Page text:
The Round-Up: Legal Aid for prisoners in the Court of Appeal – UK Human Rights Blog

Posted April 21st, 2017 in appeals, judicial review, legal aid, news, prisons by tracey

‘The Court of Appeal last week partially granted an application for judicial review of the cuts to Legal Aid in certain categories of prison law. The judgment may change the face of legal representation for prisoners across the UK.’

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UK Human Rights Blog, 18th April 2017

Source: www.ukhumanrightsblog.com

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Paid McKenzie Friends “play on uncertainty and victimhood” of separating fathers – Legal Futures

‘‘Professional’ paid McKenzie Friends associated with fathers’ rights groups (FRGs) play on their “uncertainty and sense of victimhood” to attract business, academic research has found, saying that there needed to be a code of conduct and a greater role for law school clinics in their place.’

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Legal Futures, 20th April 2017

Source: www.legalfutures.co.uk

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Judge alarmed about lack of lawyer as he jails woman for begging – The Guardian

‘A judge who sentenced a “fragile and vulnerable” woman to five-and-a-half months in jail for begging has expressed alarm that no lawyer could be found to represent her because of problems over legal aid.’

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The Guardian, 20th April 2017

Source: www.guardian.co.uk

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Cuts to legal aid for prisoners ruled unlawful – The Guardian

Posted April 11th, 2017 in appeals, equality, legal aid, legal representation, news, prisons by sally

‘The government has lost a key court of appeal battle over access to legal aid for prisoners in a ruling that campaigners have called a groundbreaking victory.’

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The Guardian, 10th April 2017

Source: www.guardian.co.uk

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Legal aid safety net applications up by 43% – Legal Voice

‘There has been a 43% increase in applications to LASPO’s safety net regime compared to last year and theLegal Aid Agency granted almost six out of 10. There were 441 applications for exceptional case funding received between October and December 2016, comprising 383 and 58 re-submissions. This compares to 308 in the same period for 2015.’

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Legal Voice, 6th April 2017

Source: www.legalvoice.org.uk

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Is Strasbourg law the law of England and Wales? – UK Human Rights Blog

Posted March 31st, 2017 in fees, human rights, legal aid, news, solicitors, statutory interpretation by tracey

‘R (o.t.a Minton Morrill Solicitors) v. The Lord Chancellor [2017] EWHC 612 (Admin) 24 March 2017, Kerr J. This exam-style question arose, in an attempt by solicitors to be paid by the Legal Aid Agency for some work they had done on two applications to Strasbourg. The underlying cases were housing, the first an attempt to stave off possession proceedings, and the second the determination of whether an offer of “bricks and mortar” accommodation to an Irish traveller was one of “suitable accommodation”. Both applications were declared inadmissible by the European Court of Human Rights, and thus could not benefit from that Court’s own legal aid system.’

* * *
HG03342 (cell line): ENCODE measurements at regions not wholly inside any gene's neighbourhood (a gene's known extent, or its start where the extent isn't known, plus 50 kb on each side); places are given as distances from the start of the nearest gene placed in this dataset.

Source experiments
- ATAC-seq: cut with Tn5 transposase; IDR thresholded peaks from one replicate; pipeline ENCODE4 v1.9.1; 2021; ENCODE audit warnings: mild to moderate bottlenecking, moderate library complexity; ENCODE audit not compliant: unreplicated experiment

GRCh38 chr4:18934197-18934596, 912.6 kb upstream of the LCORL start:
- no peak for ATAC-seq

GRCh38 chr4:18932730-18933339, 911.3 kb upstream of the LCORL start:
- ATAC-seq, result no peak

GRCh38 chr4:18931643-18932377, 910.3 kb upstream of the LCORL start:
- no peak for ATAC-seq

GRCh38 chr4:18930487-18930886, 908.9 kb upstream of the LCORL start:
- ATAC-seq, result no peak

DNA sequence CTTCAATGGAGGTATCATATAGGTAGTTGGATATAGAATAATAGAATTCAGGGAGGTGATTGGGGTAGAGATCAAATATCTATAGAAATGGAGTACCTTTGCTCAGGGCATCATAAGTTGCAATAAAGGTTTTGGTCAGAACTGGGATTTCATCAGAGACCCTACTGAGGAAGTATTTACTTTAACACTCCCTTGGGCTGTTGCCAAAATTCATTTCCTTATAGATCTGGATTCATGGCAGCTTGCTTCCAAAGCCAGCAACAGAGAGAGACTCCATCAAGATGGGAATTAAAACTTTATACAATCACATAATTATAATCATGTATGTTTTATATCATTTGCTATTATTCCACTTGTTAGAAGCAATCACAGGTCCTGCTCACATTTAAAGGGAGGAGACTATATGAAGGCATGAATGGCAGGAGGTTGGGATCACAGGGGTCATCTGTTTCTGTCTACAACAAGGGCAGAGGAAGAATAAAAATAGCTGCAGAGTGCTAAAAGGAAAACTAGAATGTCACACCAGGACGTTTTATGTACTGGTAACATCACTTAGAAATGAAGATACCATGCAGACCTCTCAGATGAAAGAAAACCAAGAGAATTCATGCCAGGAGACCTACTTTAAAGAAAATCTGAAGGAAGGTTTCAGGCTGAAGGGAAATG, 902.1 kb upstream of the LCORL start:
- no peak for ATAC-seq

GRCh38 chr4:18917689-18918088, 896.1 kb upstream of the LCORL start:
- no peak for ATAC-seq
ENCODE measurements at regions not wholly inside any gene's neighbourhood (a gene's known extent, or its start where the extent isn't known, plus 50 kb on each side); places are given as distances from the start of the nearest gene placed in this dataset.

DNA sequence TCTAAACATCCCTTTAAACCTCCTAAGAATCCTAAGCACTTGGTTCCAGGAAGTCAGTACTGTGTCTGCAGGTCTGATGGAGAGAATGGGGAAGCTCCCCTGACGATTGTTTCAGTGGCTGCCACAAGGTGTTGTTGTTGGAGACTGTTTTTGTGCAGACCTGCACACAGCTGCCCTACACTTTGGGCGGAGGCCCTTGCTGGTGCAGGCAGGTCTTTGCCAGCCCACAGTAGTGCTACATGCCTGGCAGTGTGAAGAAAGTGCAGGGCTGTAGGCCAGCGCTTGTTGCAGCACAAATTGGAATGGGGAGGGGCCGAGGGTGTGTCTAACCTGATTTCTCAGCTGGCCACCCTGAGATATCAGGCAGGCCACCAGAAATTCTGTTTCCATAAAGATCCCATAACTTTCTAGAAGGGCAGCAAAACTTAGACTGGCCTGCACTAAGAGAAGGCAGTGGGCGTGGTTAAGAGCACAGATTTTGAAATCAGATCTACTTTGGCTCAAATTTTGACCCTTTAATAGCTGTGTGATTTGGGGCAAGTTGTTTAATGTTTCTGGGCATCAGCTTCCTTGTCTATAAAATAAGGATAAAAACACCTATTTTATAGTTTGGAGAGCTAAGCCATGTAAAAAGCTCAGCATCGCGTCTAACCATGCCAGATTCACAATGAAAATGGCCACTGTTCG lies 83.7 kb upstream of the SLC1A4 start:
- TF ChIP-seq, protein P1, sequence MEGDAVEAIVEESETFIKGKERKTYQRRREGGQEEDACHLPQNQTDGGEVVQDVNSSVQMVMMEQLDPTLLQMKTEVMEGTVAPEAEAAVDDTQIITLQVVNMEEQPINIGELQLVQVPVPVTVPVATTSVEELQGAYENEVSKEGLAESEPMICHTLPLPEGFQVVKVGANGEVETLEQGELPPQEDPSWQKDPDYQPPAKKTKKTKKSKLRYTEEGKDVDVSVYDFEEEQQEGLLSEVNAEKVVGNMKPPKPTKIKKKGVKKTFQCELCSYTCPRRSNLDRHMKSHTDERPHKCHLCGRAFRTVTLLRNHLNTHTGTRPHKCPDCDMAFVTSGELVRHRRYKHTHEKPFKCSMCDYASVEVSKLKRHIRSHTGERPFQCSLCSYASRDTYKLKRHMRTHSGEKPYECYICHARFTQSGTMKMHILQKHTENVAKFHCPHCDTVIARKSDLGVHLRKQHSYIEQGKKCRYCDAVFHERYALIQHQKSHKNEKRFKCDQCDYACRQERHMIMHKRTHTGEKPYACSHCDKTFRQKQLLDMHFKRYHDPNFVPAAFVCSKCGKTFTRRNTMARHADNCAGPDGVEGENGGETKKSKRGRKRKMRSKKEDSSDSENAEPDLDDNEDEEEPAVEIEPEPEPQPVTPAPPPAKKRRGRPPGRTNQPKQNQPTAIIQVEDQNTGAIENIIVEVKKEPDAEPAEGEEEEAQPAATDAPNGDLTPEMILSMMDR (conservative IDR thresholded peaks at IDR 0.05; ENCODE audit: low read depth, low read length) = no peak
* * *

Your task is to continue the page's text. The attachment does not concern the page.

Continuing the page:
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UK Human Rights Blog, 30th March 2017

Source: www.ukhumanrightsblog.com

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Benefit claimants twice as likely to experience multiple legal problems, according to MoJ study – Legal Voice

Posted March 9th, 2017 in benefits, law centres, legal aid, news, social services, victims by sally

‘People receiving means-tested benefits were twice as likely to experience multiple legal problems as those who did not, according to new research by the Ministry of Justice. It also found that almost one in four black and minority ethnic adults received no help in relation to their legal problems compared with 15% of white adults.’

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Legal Voice, 7th March 2017

Source: www.legalvoice.org.uk

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Bar backs MoJ fee scheme restructure – with reservations – Law Society’s Gazette

Posted March 3rd, 2017 in advocacy, barristers, consultations, criminal justice, fees, legal aid, news by tracey

‘The Bar Council has said it is broadly in favour of the Ministry of Justice’s plans to restructure the Advocates’ Graduated Fee Scheme (AGFS) in criminal cases but warned that it should be “closely monitored” to ensure advocates do not lose out on fees.’

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Law Society’s Gazette, 2nd March 2017

Source: www.lawgazette.co.uk

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Domestic violence evidence requirement removed – Law Society’s Gazette

Posted February 28th, 2017 in domestic violence, evidence, legal aid, news, time limits, victims by tracey

‘The Law Society has welcomed the government’s decision to remove a time limit for evidence that will make it easier for domestic violence victims to qualify for legal aid.’

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Law Society’s Gazette, 27th February 2017

Source: www.lawgazette.co.uk

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Neuberger: “Barristers increasingly shunning judicial careers” – Litigation Futures